Tuesday, September 6, 2016

VFL Football Requirements and How You Can Use That Info

Last week I came across this article by Northern Blues Strength and Conditioning Coach Sean Potter detailing the requirements of VFL footballers.

As great as AFL training programs are they're not really suited to local/amateur players and even AFL affiliated VFL teams like the Northern Blues is still probably out of our reach.

That being said it's still interesting to read about so here were my main take-away points:

- 20% of game time is spent at steady state speeds which is a speed that is the same as basic jogging
- High intensity efforts range from 158 - 208 total meters per game
- 100% of high intensity efforts lasted for 6secs or less
- High intensity efforts had a work:rest ratio of 1:2 to 1:6 meaning if you if you performed 1 high intensity effort for 3secs then you rested 6 - 18secs before performing another one.
- 80 to 85% of these high intensity efforts last 3 seconds or less in duration
- If you aren't already then you should really learn to look at your total work in meters per second (m/s). Walking = 0 - 1.66m/s, jogging 1.94 - 3.88m/s,  running 4.16 - 5.55 and sprinting 6.11m/s or more
- I assume that high intensity efforts are those in the sprinting range of 6.11m/s or more.
- The use of velocity based training for power testing
- Whether it's yourself or your team, work out your ideal plan of the work you want completed and then modify it on a player by player case
- Ideal world - real world = work actually completed (which is all that matters!)

So what can you do with this info?

100, 200 and 400m repeats are probably useless for us local/amateurs, especially the way teams usually perform them with short rest. For example I was doing some aerobic power runs about 4 - 6 weeks ago and my best run was over 190m where I covered that distance in 24.35secs for a m/s speed of 7.8.

This is above the high intensity effort minimum of 6.11 which is great and I didn't manage anything below 7m/s for the 4 weeks I did these runs for.


Well for power, aerobic power in this case you need rest FULLY between sets in this case was 8 - 10mins. Yes, that's 8 - 10mins.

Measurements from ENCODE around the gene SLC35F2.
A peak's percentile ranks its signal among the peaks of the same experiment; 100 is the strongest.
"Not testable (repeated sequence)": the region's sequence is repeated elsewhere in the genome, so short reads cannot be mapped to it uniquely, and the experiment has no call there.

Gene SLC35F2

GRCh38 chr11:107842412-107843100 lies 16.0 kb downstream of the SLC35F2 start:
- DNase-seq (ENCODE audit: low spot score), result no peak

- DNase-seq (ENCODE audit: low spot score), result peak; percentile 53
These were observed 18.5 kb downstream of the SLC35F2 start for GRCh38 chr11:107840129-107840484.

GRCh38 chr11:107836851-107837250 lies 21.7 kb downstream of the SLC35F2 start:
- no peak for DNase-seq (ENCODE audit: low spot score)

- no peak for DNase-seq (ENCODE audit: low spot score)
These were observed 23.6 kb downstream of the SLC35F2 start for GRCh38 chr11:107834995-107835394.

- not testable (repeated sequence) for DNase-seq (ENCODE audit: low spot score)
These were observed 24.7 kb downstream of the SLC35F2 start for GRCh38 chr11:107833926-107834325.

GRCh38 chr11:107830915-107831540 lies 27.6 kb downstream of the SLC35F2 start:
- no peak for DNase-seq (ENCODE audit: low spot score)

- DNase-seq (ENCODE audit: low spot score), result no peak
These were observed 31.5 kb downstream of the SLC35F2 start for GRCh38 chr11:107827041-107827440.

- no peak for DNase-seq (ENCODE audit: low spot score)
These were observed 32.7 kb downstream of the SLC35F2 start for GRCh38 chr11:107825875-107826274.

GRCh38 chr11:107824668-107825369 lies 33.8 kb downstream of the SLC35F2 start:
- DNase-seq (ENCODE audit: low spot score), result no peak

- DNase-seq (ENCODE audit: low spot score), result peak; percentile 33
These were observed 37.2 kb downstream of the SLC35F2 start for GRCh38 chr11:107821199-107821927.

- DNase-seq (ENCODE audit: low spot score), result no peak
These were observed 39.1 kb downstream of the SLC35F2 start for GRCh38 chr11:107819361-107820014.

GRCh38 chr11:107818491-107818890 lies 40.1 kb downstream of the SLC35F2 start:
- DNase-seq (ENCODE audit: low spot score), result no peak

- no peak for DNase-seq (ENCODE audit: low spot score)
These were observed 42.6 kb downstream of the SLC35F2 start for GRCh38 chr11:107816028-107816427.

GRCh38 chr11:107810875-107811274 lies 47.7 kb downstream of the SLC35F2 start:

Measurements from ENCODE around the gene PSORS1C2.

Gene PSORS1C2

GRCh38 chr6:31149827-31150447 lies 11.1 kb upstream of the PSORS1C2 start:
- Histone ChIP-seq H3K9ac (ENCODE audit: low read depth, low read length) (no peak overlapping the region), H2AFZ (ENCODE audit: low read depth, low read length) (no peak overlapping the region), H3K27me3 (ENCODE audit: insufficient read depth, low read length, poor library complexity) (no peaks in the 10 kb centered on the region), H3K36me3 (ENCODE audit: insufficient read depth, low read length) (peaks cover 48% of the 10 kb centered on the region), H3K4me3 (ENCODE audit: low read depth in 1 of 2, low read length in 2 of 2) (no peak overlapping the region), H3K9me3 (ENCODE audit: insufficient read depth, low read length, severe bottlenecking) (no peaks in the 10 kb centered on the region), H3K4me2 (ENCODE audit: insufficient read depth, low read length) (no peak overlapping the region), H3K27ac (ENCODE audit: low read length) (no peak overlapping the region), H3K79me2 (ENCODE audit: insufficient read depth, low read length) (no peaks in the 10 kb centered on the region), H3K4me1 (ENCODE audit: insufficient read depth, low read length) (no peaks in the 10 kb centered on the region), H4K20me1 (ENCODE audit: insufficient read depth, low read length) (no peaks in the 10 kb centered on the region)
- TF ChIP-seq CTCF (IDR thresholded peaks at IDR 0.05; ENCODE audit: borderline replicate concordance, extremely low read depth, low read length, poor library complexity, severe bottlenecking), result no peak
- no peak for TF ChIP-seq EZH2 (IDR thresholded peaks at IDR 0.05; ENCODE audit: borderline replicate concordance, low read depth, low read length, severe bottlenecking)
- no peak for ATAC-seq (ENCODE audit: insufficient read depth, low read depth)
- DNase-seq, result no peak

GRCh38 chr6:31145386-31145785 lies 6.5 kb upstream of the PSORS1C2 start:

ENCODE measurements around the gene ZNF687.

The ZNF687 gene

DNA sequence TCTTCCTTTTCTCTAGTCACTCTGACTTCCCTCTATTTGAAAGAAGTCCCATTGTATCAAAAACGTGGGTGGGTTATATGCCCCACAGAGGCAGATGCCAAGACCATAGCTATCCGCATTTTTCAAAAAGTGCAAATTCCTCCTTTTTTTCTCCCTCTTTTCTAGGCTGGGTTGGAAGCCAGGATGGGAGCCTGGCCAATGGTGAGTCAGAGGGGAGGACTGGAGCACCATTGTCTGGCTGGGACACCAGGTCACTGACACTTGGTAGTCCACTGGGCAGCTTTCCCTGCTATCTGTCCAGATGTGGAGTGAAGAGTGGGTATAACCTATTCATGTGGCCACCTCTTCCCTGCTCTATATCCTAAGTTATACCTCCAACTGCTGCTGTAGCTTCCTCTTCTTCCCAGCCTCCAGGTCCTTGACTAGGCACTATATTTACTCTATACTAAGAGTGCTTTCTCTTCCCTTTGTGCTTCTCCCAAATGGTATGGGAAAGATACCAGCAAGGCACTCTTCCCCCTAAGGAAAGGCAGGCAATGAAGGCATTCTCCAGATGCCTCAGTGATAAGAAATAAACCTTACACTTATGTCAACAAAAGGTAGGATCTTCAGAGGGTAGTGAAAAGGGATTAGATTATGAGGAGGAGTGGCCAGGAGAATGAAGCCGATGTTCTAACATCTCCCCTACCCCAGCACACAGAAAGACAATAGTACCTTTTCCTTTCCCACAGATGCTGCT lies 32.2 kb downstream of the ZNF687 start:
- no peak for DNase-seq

If I were to have rested only 60 - 120secs like most local teams do in their training I'd probably have not registered a single set at or above 7m/s.

1 - I wouldn't have gone all out for the 1st set knowing I wasn't getting full rest between them


2 - My speed would have drastically dropped each set from fatigue.

So if I'm doing say 5 x 190m then it might look something like this:

Set 1 - 26.78secs / 7.09m/s
Set 2 - 29.45secs / 6.45m/s
Set 3 - 32.39secs / 5.86m/s
Set 4 - 35.63secs / 5.33m/s

In the example above I dropped 10% of my best time for set 1 then 10% of the previous set for the next but in reality I'm thinking my speed would drop a lot faster then that!

As you can see though I complete 2 sets at a high intensity, 1 set in the running zone and 1 in the middle.

So if I can only maintain a high intensity for 2 sets before slowing down then should I continue to do more?

I'd say no.

I'm not building speed. I'm not building endurance as that relies on the use of oxygen and by set 3 and 4 I have don't have any so I can't breath and I can't get oxygen to my muscles during the set, nor after it, when I'm supposed to be recovering.

The recovery you have between sets pretty much determines what the next set will look like.

As a coach this could be the key to getting your players as fit as they possibly can with minimal "junk" fatigue which can build fatigue over the short and long term and can both result in injury.

The article in fill can be found here:

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